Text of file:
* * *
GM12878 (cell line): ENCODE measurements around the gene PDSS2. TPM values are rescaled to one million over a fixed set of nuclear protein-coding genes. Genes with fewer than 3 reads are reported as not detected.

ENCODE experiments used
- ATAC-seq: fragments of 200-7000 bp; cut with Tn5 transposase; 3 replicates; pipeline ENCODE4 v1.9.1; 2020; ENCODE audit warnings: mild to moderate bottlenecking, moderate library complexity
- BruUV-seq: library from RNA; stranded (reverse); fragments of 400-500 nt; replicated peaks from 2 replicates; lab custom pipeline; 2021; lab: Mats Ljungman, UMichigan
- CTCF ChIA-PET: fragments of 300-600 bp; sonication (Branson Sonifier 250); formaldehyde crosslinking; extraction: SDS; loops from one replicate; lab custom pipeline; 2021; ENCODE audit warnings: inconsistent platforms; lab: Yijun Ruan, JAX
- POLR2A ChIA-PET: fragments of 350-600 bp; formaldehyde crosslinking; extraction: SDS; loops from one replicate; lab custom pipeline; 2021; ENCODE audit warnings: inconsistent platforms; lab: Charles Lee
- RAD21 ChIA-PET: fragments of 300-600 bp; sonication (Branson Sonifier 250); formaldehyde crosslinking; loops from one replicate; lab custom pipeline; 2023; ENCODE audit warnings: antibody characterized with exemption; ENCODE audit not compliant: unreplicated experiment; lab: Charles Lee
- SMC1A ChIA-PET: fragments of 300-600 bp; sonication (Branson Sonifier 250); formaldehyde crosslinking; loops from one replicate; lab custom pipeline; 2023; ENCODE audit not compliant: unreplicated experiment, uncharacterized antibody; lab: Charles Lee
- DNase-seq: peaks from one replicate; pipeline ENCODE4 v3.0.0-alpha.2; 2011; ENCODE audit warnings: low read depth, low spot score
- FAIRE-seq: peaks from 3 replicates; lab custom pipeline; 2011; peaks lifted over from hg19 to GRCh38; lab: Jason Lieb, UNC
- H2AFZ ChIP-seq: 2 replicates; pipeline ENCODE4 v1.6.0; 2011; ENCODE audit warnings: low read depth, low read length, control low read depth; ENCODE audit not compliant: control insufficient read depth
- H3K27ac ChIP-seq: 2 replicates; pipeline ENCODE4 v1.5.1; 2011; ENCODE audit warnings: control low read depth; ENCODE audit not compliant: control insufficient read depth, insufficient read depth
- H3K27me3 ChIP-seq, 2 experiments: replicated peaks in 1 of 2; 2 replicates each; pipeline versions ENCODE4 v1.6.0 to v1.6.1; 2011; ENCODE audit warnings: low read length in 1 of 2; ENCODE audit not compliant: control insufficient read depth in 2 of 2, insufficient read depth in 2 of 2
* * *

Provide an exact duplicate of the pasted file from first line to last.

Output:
GM12878 (cell line): ENCODE measurements around the gene PDSS2. TPM values are rescaled to one million over a fixed set of nuclear protein-coding genes. Genes with fewer than 3 reads are reported as not detected.

ENCODE experiments used
- ATAC-seq: fragments of 200-7000 bp; cut with Tn5 transposase; 3 replicates; pipeline ENCODE4 v1.9.1; 2020; ENCODE audit warnings: mild to moderate bottlenecking, moderate library complexity
- BruUV-seq: library from RNA; stranded (reverse); fragments of 400-500 nt; replicated peaks from 2 replicates; lab custom pipeline; 2021; lab: Mats Ljungman, UMichigan
- CTCF ChIA-PET: fragments of 300-600 bp; sonication (Branson Sonifier 250); formaldehyde crosslinking; extraction: SDS; loops from one replicate; lab custom pipeline; 2021; ENCODE audit warnings: inconsistent platforms; lab: Yijun Ruan, JAX
- POLR2A ChIA-PET: fragments of 350-600 bp; formaldehyde crosslinking; extraction: SDS; loops from one replicate; lab custom pipeline; 2021; ENCODE audit warnings: inconsistent platforms; lab: Charles Lee
- RAD21 ChIA-PET: fragments of 300-600 bp; sonication (Branson Sonifier 250); formaldehyde crosslinking; loops from one replicate; lab custom pipeline; 2023; ENCODE audit warnings: antibody characterized with exemption; ENCODE audit not compliant: unreplicated experiment; lab: Charles Lee
- SMC1A ChIA-PET: fragments of 300-600 bp; sonication (Branson Sonifier 250); formaldehyde crosslinking; loops from one replicate; lab custom pipeline; 2023; ENCODE audit not compliant: unreplicated experiment, uncharacterized antibody; lab: Charles Lee
- DNase-seq: peaks from one replicate; pipeline ENCODE4 v3.0.0-alpha.2; 2011; ENCODE audit warnings: low read depth, low spot score
- FAIRE-seq: peaks from 3 replicates; lab custom pipeline; 2011; peaks lifted over from hg19 to GRCh38; lab: Jason Lieb, UNC
- H2AFZ ChIP-seq: 2 replicates; pipeline ENCODE4 v1.6.0; 2011; ENCODE audit warnings: low read depth, low read length, control low read depth; ENCODE audit not compliant: control insufficient read depth
- H3K27ac ChIP-seq: 2 replicates; pipeline ENCODE4 v1.5.1; 2011; ENCODE audit warnings: control low read depth; ENCODE audit not compliant: control insufficient read depth, insufficient read depth
- H3K27me3 ChIP-seq, 2 experiments: replicated peaks in 1 of 2; 2 replicates each; pipeline versions ENCODE4 v1.6.0 to v1.6.1; 2011; ENCODE audit warnings: low read length in 1 of 2; ENCODE audit not compliant: control insufficient read depth in 2 of 2, insufficient read depth in 2 of 2